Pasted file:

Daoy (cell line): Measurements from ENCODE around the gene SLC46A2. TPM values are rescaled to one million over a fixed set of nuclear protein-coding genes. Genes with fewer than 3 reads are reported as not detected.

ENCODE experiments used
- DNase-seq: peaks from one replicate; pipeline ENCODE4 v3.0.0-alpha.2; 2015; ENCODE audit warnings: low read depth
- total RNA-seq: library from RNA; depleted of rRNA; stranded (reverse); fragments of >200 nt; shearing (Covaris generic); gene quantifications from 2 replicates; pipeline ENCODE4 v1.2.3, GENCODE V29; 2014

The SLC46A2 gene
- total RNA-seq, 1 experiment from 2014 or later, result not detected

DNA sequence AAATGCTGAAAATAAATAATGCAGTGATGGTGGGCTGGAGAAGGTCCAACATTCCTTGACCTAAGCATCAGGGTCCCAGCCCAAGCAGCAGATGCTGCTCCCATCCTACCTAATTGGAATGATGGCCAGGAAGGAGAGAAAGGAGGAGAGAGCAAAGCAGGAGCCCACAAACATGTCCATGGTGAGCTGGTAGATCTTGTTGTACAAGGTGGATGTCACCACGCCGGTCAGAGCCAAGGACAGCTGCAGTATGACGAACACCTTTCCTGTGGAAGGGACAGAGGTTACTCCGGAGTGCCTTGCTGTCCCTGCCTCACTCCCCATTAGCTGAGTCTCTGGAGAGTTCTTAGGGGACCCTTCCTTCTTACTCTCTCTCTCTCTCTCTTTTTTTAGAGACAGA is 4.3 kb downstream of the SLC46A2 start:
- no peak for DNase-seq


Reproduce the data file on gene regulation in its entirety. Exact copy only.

Daoy (cell line): Measurements from ENCODE around the gene SLC46A2. TPM values are rescaled to one million over a fixed set of nuclear protein-coding genes. Genes with fewer than 3 reads are reported as not detected.

ENCODE experiments used
- DNase-seq: peaks from one replicate; pipeline ENCODE4 v3.0.0-alpha.2; 2015; ENCODE audit warnings: low read depth
- total RNA-seq: library from RNA; depleted of rRNA; stranded (reverse); fragments of >200 nt; shearing (Covaris generic); gene quantifications from 2 replicates; pipeline ENCODE4 v1.2.3, GENCODE V29; 2014

The SLC46A2 gene
- total RNA-seq, 1 experiment from 2014 or later, result not detected

DNA sequence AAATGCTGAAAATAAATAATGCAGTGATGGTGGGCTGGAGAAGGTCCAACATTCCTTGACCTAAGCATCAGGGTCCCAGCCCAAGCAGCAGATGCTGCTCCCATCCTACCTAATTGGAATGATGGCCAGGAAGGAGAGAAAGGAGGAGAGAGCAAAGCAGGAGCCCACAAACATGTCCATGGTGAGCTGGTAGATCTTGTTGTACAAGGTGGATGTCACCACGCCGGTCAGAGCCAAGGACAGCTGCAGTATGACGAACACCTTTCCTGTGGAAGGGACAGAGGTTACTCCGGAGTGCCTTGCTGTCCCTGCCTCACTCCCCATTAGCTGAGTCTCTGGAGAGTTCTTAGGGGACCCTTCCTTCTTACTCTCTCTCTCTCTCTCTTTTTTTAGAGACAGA is 4.3 kb downstream of the SLC46A2 start:
- no peak for DNase-seq